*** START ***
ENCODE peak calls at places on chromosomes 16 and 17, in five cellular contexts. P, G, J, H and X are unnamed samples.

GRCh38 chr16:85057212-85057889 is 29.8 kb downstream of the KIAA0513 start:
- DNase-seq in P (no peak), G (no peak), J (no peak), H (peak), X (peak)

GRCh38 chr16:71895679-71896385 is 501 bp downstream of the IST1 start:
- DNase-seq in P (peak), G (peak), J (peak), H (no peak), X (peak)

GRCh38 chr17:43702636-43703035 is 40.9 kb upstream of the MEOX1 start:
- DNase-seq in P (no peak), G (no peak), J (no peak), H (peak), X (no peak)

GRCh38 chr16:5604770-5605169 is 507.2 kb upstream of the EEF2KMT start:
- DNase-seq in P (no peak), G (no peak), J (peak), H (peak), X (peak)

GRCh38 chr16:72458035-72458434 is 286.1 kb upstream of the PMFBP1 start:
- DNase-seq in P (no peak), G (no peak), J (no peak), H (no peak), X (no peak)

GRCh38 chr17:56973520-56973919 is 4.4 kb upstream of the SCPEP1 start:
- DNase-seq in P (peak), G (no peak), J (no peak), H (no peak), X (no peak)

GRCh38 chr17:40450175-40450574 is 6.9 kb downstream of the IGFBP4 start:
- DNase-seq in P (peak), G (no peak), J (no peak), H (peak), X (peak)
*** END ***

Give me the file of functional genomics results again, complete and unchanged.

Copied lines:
ENCODE peak calls at places on chromosomes 16 and 17, in five cellular contexts. P, G, J, H and X are unnamed samples.

GRCh38 chr16:85057212-85057889 is 29.8 kb downstream of the KIAA0513 start:
- DNase-seq in P (no peak), G (no peak), J (no peak), H (peak), X (peak)

GRCh38 chr16:71895679-71896385 is 501 bp downstream of the IST1 start:
- DNase-seq in P (peak), G (peak), J (peak), H (no peak), X (peak)

GRCh38 chr17:43702636-43703035 is 40.9 kb upstream of the MEOX1 start:
- DNase-seq in P (no peak), G (no peak), J (no peak), H (peak), X (no peak)

GRCh38 chr16:5604770-5605169 is 507.2 kb upstream of the EEF2KMT start:
- DNase-seq in P (no peak), G (no peak), J (peak), H (peak), X (peak)

GRCh38 chr16:72458035-72458434 is 286.1 kb upstream of the PMFBP1 start:
- DNase-seq in P (no peak), G (no peak), J (no peak), H (no peak), X (no peak)

GRCh38 chr17:56973520-56973919 is 4.4 kb upstream of the SCPEP1 start:
- DNase-seq in P (peak), G (no peak), J (no peak), H (no peak), X (no peak)

GRCh38 chr17:40450175-40450574 is 6.9 kb downstream of the IGFBP4 start:
- DNase-seq in P (peak), G (no peak), J (no peak), H (peak), X (peak)